In an innovative study, researchers are using Zephyr BioModule sensors to continuously track patients' skin temperature, physical activity, heart rate, respirations and echocardiogram readings. The more than 2GB of patient data collected daily per sensor then is plotted against an algorithm that estimates fall risk.
The technology will collect a massive amount of data regarding patient activity while in the hospital, and will help more accurately pinpoint which patients are most likely to fall. Although the study is solely collecting data for this phase, eventually the system can be used to alert nursing staff or even a family member when a fall seems imminent.
More than 500,000 falls happen each year in U.S. hospitals, resulting in 150,000 injuries, according to an estimate from the National Patient Safety Foundation. This ongoing issue prompted UAMC's Administrator of Nursing Research and Practice Cindy Rishel, PhD, to ask for help finding a more innovative solution.
"We currently use the Heinrich II fall risk assessment to determine patients' risk for falling," Dr. Rishel explained. "But it's not as thorough as we'd like, and often our assessment of risk is subjective when based on patient self-reporting."
Bijan Najafi, PhD, UA associate professor of surgery, medicine and engineering and director of interdisciplinary Consortium on Advanced Motion Performance (iCAMP), and his team of engineers, welcomed the challenge.
Zephyr Technology, from Annapolis, Md., agreed to lend UAMC the equipment and technology for the study, with any additional costs and manpower provided by iCAMP.
The year-long study was kicked off in September 2013 in a hematology/oncology unit at UAMC's University Campus, a population chosen for their typically longer hospital stays and increased risk for falls and bleeding. "Our patients enjoy being a part of research studies because they understand these things strengthen our ability to care for them," said Jessica Schroder, RN, BSN, clinical leader of the unit involved in the study. "The Zephyr sensor is small and lightweight, and our patients like that it doesn't beep or blink at them like many other things they get hooked up to."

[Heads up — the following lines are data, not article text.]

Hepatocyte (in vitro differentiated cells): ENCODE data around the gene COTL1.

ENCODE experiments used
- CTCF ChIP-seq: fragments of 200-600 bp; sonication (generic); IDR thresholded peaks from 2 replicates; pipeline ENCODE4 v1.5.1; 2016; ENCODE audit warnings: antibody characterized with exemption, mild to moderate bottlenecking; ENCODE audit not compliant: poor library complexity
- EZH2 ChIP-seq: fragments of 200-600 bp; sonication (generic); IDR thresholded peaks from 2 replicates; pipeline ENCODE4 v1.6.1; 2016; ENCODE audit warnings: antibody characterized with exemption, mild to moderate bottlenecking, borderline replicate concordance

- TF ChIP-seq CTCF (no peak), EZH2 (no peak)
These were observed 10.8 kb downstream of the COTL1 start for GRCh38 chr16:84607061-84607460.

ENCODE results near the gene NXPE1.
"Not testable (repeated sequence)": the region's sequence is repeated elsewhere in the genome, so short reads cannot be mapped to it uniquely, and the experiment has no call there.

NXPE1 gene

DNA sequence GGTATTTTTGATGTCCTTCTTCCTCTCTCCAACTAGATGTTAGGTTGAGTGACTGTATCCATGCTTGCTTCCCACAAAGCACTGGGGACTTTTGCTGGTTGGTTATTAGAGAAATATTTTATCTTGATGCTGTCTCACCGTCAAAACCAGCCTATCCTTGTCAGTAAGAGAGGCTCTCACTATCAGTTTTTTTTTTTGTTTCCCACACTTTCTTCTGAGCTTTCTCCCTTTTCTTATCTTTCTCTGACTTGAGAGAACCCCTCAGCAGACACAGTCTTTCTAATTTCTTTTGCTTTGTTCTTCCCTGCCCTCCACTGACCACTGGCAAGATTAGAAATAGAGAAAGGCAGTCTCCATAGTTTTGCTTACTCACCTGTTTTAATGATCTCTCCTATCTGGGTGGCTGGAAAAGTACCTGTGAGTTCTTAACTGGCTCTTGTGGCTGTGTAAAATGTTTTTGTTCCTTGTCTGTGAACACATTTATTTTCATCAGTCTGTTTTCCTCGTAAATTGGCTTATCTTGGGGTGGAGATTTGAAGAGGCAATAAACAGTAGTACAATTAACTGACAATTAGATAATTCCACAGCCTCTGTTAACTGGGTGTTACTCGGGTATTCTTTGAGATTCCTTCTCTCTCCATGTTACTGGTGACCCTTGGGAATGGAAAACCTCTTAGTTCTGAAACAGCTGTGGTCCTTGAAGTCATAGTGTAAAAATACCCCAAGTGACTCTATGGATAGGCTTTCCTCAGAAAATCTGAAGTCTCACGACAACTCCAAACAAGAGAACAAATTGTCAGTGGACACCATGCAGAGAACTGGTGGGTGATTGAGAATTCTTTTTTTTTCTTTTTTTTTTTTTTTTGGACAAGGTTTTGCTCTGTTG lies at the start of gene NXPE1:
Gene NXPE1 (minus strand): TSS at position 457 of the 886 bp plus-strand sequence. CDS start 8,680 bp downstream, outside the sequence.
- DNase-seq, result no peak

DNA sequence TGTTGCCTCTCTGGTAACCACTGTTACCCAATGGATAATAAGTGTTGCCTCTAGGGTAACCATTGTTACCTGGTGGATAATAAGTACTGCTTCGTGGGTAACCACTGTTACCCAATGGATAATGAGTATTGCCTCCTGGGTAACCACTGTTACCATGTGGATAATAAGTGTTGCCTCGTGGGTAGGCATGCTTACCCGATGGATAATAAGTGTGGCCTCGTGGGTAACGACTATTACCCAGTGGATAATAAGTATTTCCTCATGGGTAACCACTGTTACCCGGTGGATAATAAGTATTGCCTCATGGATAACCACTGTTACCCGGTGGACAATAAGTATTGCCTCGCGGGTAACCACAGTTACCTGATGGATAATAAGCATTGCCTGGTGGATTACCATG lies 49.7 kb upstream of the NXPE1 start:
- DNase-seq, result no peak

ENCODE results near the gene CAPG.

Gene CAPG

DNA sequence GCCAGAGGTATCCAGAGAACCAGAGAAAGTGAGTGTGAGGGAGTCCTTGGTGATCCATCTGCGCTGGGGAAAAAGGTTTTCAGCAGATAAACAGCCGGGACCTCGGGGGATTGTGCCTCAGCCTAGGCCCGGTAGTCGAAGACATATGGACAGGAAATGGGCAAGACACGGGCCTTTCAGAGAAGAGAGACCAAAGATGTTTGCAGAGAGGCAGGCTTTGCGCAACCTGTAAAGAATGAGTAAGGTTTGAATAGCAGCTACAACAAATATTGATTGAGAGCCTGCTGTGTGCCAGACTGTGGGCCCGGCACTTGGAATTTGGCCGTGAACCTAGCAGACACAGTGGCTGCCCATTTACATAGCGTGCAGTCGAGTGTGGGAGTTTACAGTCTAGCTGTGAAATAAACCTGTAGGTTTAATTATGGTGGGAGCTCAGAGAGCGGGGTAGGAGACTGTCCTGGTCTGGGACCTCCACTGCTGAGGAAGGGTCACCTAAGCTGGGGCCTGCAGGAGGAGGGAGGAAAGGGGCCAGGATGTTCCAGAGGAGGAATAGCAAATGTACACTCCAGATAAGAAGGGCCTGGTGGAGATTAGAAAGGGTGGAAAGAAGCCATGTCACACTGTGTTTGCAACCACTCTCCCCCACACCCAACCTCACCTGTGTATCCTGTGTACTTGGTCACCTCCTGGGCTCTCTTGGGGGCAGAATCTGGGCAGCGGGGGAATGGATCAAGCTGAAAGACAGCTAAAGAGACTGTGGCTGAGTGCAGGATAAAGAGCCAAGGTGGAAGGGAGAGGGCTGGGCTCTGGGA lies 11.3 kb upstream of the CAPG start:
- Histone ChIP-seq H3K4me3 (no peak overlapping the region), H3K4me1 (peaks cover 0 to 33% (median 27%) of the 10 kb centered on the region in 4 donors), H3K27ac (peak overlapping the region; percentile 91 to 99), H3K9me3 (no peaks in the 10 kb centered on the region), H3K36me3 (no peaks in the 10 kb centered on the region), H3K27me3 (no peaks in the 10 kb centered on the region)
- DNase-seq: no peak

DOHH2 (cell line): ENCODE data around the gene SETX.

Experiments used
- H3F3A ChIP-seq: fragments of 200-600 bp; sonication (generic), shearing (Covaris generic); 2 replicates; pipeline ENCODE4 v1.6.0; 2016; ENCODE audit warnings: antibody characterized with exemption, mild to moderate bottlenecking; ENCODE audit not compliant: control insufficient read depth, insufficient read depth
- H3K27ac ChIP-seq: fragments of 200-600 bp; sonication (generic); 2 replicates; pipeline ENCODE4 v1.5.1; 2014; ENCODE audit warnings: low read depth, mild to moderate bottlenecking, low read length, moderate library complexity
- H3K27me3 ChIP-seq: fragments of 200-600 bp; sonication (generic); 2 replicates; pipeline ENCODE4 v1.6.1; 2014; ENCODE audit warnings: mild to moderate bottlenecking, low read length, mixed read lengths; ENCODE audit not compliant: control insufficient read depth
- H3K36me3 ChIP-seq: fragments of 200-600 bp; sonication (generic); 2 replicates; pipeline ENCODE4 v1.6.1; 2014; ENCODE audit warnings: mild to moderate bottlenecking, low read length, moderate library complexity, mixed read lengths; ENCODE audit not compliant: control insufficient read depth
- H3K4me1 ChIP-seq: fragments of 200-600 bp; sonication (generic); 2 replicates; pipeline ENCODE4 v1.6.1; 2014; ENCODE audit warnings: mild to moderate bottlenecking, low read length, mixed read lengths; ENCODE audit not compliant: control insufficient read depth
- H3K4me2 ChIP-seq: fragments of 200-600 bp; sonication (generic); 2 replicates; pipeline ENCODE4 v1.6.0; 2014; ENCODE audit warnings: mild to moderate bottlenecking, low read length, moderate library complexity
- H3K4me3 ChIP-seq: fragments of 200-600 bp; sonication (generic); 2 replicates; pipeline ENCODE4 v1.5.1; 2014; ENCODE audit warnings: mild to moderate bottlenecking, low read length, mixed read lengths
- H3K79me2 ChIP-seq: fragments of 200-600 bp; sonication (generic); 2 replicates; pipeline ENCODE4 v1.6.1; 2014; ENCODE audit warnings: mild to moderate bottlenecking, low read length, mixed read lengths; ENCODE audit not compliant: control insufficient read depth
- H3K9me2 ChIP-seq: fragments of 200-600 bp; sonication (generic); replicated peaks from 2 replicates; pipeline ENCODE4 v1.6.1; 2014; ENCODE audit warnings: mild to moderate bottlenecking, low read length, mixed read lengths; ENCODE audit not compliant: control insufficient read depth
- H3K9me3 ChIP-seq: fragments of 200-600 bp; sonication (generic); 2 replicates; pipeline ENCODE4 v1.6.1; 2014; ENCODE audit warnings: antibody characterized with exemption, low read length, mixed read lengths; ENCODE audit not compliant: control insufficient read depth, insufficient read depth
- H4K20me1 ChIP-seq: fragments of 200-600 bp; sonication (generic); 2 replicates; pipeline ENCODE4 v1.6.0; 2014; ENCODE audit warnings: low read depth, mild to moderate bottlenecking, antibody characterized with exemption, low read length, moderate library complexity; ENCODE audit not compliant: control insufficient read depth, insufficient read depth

There have been 43 participants in the first six months, with a goal of 50. But Drs. Najafi and Rishel are in the process of requesting an extension to allow them to reach 100 participants and further strengthen their findings.
"We are lucky to have the support of the nursing staff in the participating unit, which is key to ensure the final product is patient-centric," Dr. Najafi said. "One of iCAMP's prior wearable technology designed for fall prevention in patients' homes was just honored at this year's mHealth Summit, the world's largest mobile health event, and we're hopeful that this new generation for inpatient application follows the same successful pathway."
About Interdisciplinary Consortium on Advanced Motion Performance (iCAMP)
iCAMP is an interdisciplinary research and development collaboration among a host of teams-including podiatric and vascular surgery, orthopaedics, nursing, geriatrics, anthropology and engineering at University of Arizona. This group of clinicians, research-scientists and biomedical engineers shares a common vision: to advance objective, innovative and practical interventions coupled with outcomes evaluation using human motion assessment in many unique areas of clinical medicine. For more information, please visit http://surgery.arizona.edu/
About the University of Arizona Medical Center
The University of Arizona Medical Center is nationally recognized for exceptional patient care, teaching new health-care professionals and conducting groundbreaking research. It consistently is listed among the nation's top hospitals in U.S. News & World Report's prestigious "Best Hospitals" rankings. For appointments or further information, please visit uahealth.com.
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